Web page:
Dickie - On South Georgia in particular, the rats were devastating to the environment. It's an environment that's never had any kind of land predator, and when rats were introduced to an environment, they basically run wild. There is nothing to hold them back. There's nothing to stop them. None of the animals in South Georgia have a defense against them. So all of these little tiny birds that are ground nesting and burrow nesting, they have no way of protecting their chicks and their eggs and the rats just feast on them and destroy the populations.
Izzie - So how can you go about solving that problem? That sounds like a pretty big undertaking.
Dickie - Well eradications in general are very difficult. Island eradications especially on the scale of South Georgia are incredibly challenging and the only way to do it is to remove 100 percent of the rodents from the island. If you remove 95 percent you've failed they will breed back up in numbers within a few years and just start all over again.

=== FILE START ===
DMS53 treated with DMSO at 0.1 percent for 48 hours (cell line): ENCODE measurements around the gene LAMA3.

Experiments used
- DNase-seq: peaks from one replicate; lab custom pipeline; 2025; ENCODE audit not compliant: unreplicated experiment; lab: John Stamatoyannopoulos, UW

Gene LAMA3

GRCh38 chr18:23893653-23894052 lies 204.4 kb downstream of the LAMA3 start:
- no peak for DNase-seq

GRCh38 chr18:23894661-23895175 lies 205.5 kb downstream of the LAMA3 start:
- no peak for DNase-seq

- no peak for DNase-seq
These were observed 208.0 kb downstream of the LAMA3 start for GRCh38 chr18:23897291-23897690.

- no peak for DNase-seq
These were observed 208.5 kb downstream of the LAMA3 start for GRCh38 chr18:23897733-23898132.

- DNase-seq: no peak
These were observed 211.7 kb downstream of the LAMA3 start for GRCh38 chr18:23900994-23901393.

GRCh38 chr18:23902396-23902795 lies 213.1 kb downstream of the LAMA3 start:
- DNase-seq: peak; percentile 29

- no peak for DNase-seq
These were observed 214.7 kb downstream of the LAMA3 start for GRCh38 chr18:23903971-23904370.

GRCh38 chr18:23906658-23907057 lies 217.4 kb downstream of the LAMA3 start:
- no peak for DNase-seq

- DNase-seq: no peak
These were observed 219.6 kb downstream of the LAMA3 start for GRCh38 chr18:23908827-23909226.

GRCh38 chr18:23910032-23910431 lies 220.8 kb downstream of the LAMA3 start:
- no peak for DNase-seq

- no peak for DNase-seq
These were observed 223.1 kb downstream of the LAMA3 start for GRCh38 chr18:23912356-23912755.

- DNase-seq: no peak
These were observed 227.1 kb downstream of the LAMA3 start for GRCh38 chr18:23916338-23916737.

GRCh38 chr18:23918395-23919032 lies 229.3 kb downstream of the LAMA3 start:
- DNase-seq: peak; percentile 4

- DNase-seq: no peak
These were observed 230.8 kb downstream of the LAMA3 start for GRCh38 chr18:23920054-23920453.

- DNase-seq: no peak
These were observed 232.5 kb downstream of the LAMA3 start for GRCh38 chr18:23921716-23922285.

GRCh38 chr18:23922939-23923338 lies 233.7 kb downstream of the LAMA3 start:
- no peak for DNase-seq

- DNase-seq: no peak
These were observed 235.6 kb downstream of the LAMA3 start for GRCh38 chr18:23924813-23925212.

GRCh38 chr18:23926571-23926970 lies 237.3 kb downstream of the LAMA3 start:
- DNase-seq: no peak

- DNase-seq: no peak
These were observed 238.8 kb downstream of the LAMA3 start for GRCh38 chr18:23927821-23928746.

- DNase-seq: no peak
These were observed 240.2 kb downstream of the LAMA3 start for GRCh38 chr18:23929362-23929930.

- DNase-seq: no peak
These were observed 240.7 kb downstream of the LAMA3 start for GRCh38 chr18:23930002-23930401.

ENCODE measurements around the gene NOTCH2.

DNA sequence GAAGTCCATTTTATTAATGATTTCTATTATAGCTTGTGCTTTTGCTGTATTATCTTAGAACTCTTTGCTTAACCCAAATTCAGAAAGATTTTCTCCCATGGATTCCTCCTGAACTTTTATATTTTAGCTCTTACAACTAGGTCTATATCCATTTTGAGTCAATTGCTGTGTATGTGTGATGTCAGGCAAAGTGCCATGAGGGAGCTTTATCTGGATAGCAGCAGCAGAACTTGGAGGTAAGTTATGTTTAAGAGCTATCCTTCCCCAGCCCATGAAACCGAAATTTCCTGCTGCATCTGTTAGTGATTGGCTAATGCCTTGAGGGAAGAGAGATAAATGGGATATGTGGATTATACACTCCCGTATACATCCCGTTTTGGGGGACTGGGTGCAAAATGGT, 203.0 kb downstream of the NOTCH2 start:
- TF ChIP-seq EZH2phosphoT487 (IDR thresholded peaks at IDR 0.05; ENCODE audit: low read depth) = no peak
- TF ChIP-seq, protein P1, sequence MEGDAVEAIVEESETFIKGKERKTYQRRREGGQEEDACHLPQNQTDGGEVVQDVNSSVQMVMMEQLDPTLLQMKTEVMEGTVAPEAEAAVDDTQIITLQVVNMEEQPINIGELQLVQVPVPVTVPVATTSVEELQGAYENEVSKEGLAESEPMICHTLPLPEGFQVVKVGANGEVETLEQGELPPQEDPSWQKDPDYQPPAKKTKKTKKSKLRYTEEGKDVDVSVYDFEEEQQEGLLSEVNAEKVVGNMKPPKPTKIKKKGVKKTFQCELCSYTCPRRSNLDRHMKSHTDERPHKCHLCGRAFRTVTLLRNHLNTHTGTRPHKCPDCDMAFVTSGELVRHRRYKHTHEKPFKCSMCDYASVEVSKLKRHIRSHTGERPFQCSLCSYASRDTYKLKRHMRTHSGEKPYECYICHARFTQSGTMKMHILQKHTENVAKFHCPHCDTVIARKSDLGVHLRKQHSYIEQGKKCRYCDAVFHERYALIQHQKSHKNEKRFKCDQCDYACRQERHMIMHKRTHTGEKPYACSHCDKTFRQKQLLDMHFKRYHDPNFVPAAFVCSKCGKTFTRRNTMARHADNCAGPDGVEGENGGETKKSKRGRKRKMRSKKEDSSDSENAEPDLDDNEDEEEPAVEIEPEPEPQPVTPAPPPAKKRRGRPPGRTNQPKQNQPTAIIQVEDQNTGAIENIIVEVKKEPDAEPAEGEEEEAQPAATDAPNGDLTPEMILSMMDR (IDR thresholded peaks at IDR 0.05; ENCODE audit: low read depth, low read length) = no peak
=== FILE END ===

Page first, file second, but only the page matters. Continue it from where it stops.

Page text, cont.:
Izzie - How can you get rid of these rats and mice?
Dickie - Well we used an aerial baiting operation, so we used three helicopters over the course of three baiting seasons to go to South Georgia and we covered the whole of the island with rodenticide, so a bait that would target the rodents and kill them.
Katie - I've got a question. How do you make sure that you're just getting the rodents and nothing else? Is that quite challenging to make it that specific?